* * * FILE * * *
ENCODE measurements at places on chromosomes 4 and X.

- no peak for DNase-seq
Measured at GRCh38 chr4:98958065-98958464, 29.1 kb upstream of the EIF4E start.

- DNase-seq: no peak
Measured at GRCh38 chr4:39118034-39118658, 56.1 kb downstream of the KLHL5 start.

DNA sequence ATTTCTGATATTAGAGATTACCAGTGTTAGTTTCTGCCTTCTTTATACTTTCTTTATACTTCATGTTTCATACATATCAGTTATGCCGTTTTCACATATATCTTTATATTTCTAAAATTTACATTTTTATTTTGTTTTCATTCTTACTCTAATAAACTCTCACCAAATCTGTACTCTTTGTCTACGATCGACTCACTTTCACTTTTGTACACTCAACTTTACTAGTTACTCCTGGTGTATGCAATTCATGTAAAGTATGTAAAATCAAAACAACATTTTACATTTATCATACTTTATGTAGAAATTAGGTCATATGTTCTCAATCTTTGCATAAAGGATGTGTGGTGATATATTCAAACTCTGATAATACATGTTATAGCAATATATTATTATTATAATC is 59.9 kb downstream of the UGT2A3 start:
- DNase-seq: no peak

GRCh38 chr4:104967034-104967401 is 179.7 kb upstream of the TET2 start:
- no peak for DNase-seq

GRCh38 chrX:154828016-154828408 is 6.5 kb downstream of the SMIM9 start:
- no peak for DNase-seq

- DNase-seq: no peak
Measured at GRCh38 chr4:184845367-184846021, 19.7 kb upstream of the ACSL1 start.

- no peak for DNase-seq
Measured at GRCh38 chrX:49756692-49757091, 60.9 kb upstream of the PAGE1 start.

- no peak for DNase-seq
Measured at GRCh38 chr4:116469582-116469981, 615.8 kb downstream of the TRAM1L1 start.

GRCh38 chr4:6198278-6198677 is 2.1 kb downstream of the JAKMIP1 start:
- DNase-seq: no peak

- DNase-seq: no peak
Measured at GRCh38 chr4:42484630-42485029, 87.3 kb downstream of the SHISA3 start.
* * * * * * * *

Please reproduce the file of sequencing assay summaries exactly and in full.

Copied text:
ENCODE measurements at places on chromosomes 4 and X.

- no peak for DNase-seq
Measured at GRCh38 chr4:98958065-98958464, 29.1 kb upstream of the EIF4E start.

- DNase-seq: no peak
Measured at GRCh38 chr4:39118034-39118658, 56.1 kb downstream of the KLHL5 start.

DNA sequence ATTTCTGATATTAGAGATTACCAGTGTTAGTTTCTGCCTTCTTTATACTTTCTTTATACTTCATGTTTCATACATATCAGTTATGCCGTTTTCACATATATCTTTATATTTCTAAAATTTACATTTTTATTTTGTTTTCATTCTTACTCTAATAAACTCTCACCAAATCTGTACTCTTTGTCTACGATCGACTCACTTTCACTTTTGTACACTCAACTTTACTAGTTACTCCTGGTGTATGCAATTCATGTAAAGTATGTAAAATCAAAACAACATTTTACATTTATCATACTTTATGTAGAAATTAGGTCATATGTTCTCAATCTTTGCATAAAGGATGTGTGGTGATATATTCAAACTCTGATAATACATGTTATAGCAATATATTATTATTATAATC is 59.9 kb downstream of the UGT2A3 start:
- DNase-seq: no peak

GRCh38 chr4:104967034-104967401 is 179.7 kb upstream of the TET2 start:
- no peak for DNase-seq

GRCh38 chrX:154828016-154828408 is 6.5 kb downstream of the SMIM9 start:
- no peak for DNase-seq

- DNase-seq: no peak
Measured at GRCh38 chr4:184845367-184846021, 19.7 kb upstream of the ACSL1 start.

- no peak for DNase-seq
Measured at GRCh38 chrX:49756692-49757091, 60.9 kb upstream of the PAGE1 start.

- no peak for DNase-seq
Measured at GRCh38 chr4:116469582-116469981, 615.8 kb downstream of the TRAM1L1 start.

GRCh38 chr4:6198278-6198677 is 2.1 kb downstream of the JAKMIP1 start:
- DNase-seq: no peak

- DNase-seq: no peak
Measured at GRCh38 chr4:42484630-42485029, 87.3 kb downstream of the SHISA3 start.